Most of us are unprepared for catastrophic failure in our application, that is, the kind of failure that is so pernicious that even our precious log files have nothing useful to share. In fact to get adequate data during these moments we usually need the conditions to be replicated exactly and then hope we are adequately prepared to monitor the details we missed.
For the last couple of years I have been asking our clients to prepare hang dumps for me under a variety of circumstances so that I can ensure I have an accurate portrait of a given situation. In years past we would normally do this using ADPlus, however, there are few clients who are willing to install a subset of the the Windows SDK during or after production outages.
More recently then I have been pushing the more straightforward copy paste installation of ProcDump. It is a popular command-line utility that serves as a general purpose dump utility. There is a whole list of ProcDump parameters to become familiar with but I wanted to share the combinations that I find myself using repeatedly when collecting hang or crash dumps under a variety of circumstances.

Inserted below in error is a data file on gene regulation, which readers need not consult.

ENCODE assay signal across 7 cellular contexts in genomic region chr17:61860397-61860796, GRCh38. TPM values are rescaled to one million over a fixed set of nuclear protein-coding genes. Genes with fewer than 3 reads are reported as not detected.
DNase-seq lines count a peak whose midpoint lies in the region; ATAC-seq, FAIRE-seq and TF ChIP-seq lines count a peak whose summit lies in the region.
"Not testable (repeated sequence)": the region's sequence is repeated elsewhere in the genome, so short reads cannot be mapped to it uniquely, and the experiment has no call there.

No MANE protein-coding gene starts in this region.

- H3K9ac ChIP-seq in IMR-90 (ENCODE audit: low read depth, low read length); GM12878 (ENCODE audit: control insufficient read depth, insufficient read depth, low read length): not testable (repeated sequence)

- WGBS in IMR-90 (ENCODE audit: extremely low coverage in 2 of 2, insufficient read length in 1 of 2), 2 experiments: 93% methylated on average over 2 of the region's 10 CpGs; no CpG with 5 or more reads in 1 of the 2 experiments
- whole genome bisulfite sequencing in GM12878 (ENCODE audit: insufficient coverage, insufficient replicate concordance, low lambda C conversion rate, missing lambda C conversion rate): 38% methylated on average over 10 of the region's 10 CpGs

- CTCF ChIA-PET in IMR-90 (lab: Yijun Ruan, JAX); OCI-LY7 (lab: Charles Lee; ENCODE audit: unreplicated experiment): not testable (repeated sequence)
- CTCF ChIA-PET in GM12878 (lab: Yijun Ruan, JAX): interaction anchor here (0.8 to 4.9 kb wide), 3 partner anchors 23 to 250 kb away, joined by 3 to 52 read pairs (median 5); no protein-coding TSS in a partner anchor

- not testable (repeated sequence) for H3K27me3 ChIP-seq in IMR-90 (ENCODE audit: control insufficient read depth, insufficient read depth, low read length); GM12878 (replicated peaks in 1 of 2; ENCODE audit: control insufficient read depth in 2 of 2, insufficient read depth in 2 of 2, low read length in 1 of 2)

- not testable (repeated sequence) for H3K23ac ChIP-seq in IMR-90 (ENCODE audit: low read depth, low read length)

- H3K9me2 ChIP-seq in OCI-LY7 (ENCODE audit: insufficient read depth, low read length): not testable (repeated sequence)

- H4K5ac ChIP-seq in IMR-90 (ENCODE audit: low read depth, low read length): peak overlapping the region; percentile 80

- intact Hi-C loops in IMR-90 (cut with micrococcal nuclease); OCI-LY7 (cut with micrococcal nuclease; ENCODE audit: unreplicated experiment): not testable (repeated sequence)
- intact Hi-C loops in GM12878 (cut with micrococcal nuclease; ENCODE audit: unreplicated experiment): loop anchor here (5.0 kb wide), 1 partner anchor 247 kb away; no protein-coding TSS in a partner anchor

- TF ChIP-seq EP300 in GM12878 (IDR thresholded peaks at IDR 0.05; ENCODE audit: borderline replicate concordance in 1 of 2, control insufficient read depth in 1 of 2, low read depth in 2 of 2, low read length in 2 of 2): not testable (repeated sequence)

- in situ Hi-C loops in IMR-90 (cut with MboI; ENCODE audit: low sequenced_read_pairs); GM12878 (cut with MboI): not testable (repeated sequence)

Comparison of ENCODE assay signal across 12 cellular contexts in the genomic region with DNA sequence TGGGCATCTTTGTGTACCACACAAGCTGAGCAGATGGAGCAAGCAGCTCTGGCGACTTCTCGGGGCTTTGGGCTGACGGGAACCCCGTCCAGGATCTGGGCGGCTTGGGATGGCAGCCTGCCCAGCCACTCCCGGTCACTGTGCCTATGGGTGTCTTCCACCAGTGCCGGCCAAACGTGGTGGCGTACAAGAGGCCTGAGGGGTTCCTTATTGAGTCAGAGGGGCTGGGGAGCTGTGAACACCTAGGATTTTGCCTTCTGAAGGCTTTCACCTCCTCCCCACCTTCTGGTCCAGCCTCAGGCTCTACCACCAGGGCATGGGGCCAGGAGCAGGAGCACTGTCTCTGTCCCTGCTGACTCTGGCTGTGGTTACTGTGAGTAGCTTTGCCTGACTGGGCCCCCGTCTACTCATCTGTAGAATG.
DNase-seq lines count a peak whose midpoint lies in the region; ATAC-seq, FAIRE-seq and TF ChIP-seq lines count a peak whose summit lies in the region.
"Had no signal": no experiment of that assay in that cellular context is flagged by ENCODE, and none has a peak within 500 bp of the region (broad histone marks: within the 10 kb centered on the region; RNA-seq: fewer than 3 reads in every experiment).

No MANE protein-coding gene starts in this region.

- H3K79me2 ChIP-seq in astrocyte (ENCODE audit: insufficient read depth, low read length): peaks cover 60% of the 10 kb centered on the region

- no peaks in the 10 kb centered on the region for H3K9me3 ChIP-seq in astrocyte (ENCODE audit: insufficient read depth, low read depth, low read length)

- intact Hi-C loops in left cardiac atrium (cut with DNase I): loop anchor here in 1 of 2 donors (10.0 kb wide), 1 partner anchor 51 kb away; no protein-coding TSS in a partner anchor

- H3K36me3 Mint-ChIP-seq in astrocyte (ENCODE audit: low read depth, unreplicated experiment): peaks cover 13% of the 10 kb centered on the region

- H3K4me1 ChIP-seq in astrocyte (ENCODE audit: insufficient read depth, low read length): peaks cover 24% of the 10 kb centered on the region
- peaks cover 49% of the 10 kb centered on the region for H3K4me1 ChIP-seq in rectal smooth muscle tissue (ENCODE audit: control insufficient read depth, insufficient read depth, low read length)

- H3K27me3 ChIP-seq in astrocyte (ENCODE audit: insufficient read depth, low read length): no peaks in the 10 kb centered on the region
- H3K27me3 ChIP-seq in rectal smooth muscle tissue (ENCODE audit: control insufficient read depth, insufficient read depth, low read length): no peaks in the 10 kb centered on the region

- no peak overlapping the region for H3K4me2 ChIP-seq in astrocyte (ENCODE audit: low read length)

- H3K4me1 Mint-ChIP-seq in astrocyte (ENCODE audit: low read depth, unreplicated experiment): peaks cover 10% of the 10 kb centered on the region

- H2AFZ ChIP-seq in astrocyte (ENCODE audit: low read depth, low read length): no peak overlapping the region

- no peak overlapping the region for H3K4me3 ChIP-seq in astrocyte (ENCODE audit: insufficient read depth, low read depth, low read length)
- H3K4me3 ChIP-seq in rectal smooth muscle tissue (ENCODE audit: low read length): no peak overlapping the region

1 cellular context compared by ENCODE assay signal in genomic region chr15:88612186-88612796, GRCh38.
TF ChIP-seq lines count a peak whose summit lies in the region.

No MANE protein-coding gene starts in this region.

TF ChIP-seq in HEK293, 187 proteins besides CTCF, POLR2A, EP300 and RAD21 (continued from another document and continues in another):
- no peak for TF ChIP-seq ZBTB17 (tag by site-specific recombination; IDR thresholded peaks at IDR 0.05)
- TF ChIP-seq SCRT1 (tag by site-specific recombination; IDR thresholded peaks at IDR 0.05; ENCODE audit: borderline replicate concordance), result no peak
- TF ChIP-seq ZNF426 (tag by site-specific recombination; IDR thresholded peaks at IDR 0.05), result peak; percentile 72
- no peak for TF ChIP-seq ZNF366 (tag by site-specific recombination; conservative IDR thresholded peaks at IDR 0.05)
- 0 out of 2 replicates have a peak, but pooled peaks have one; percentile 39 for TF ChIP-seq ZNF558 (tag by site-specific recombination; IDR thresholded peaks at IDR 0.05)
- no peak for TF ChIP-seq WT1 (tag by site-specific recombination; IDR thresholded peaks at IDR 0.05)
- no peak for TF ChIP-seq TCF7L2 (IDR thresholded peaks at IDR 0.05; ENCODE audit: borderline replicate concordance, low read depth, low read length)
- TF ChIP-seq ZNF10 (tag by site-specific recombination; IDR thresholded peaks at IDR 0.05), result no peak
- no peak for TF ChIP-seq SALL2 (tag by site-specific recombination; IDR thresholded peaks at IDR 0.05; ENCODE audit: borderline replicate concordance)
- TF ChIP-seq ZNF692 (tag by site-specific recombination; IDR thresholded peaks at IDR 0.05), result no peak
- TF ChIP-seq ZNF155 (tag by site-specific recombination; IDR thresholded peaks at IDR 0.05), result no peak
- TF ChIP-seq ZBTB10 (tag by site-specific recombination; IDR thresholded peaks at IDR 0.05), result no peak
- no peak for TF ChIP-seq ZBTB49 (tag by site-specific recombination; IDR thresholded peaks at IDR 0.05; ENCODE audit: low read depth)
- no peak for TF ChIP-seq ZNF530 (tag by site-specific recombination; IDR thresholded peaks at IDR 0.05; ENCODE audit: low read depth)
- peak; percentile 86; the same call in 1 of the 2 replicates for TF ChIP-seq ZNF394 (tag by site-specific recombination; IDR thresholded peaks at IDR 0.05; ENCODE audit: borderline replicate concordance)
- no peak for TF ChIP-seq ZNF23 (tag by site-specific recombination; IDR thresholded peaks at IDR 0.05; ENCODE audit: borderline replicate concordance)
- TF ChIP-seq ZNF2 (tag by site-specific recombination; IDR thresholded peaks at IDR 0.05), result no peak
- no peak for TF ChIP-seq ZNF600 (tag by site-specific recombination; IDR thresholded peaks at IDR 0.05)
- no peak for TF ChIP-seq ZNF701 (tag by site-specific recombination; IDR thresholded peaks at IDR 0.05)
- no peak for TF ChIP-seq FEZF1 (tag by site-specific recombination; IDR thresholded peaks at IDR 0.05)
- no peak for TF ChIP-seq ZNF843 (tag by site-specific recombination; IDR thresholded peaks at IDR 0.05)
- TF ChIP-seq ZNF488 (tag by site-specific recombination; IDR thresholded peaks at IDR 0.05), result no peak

C:\Dev\Procdump>procdump -ma w3wp
C:\Dev\Procdump>procdump -e -ma w3wp
C:\Dev\Procdump>procdump -ma -s 10 -n 3 w3wp
C:\Dev\Procdump>procdump -c 40 -s 5 -n 3 w3wp
C:\Dev\Procdump>procdump - ma w3wp -p "\Processor(_Total)\% Processor Time" 70
procdump - ma -e 1 -f IO w3wp
All the previous hang/crash dump strategies are concerned with w3wp, the process associated with the application pool in IIS, however, you can update this for any process name or number you like.